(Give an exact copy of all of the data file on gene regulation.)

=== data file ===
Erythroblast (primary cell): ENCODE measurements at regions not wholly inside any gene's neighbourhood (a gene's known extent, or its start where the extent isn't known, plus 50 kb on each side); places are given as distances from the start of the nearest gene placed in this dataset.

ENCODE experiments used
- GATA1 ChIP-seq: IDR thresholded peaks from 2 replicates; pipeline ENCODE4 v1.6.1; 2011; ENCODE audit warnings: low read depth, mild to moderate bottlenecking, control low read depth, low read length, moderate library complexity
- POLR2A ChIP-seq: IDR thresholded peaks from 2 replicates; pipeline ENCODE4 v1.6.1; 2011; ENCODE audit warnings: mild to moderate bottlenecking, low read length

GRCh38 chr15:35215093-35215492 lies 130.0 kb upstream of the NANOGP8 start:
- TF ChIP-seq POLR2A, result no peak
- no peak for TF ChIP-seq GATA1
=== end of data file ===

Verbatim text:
Erythroblast (primary cell): ENCODE measurements at regions not wholly inside any gene's neighbourhood (a gene's known extent, or its start where the extent isn't known, plus 50 kb on each side); places are given as distances from the start of the nearest gene placed in this dataset.

ENCODE experiments used
- GATA1 ChIP-seq: IDR thresholded peaks from 2 replicates; pipeline ENCODE4 v1.6.1; 2011; ENCODE audit warnings: low read depth, mild to moderate bottlenecking, control low read depth, low read length, moderate library complexity
- POLR2A ChIP-seq: IDR thresholded peaks from 2 replicates; pipeline ENCODE4 v1.6.1; 2011; ENCODE audit warnings: mild to moderate bottlenecking, low read length

GRCh38 chr15:35215093-35215492 lies 130.0 kb upstream of the NANOGP8 start:
- TF ChIP-seq POLR2A, result no peak
- no peak for TF ChIP-seq GATA1